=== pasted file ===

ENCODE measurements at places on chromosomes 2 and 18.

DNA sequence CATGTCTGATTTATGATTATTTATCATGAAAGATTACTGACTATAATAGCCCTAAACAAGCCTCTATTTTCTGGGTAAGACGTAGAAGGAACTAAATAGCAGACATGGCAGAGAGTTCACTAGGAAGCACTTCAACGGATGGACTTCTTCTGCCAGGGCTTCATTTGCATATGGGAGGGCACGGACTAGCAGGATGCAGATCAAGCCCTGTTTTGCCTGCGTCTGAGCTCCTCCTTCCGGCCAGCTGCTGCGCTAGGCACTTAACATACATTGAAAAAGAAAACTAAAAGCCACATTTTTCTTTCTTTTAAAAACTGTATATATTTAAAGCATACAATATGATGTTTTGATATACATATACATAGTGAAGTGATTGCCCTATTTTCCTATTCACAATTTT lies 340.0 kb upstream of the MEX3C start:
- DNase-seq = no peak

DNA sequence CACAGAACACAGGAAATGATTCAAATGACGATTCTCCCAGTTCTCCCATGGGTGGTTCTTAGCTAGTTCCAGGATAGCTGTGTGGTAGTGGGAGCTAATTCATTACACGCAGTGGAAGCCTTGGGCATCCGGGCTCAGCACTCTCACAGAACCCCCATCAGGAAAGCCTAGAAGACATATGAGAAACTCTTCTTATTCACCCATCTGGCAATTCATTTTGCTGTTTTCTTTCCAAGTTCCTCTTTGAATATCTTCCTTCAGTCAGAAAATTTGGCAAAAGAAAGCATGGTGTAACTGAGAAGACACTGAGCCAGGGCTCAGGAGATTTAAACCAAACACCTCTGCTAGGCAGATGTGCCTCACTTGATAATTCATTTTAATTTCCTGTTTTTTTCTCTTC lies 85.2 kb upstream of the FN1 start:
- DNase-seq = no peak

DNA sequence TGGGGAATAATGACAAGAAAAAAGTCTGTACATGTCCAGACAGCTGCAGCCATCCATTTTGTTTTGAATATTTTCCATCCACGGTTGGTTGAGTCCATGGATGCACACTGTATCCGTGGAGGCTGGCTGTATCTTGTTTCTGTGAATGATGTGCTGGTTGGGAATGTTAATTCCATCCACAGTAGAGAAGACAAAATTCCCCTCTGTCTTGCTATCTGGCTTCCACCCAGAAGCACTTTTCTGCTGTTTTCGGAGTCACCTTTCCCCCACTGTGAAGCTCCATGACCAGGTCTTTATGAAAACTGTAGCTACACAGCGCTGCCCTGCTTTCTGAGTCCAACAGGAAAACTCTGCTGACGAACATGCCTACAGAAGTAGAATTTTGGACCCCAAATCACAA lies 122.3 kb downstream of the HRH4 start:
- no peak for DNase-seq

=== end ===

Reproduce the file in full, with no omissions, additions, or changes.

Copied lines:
ENCODE measurements at places on chromosomes 2 and 18.

DNA sequence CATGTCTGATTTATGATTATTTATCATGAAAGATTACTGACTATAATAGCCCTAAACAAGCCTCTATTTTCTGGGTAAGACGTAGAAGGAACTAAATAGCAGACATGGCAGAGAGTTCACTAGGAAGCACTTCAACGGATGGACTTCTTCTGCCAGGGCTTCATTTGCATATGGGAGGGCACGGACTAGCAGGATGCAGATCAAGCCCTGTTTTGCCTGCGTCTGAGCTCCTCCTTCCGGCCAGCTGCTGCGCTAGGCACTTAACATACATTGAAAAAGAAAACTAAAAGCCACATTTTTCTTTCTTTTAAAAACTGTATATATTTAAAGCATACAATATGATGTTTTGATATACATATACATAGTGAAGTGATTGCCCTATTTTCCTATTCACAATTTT lies 340.0 kb upstream of the MEX3C start:
- DNase-seq = no peak

DNA sequence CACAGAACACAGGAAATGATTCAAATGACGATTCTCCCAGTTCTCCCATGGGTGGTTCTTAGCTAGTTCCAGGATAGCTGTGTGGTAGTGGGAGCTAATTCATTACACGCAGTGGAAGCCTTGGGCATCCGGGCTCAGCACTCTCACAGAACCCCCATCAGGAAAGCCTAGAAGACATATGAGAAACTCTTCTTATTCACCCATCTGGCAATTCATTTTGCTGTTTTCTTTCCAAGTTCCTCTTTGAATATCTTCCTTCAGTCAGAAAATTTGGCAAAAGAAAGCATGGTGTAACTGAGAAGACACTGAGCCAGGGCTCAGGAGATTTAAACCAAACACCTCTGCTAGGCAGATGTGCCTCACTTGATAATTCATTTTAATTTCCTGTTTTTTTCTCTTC lies 85.2 kb upstream of the FN1 start:
- DNase-seq = no peak

DNA sequence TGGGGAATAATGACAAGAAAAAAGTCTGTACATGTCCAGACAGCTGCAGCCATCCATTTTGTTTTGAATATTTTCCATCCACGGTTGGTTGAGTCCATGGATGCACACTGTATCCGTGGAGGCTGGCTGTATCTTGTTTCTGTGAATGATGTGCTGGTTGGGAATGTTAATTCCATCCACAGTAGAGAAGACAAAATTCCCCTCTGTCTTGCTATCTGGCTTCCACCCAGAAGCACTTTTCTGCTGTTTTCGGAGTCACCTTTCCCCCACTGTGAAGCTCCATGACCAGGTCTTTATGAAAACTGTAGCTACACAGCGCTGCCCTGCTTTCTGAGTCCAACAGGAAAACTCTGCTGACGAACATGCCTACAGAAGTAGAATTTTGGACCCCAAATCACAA lies 122.3 kb downstream of the HRH4 start:
- no peak for DNase-seq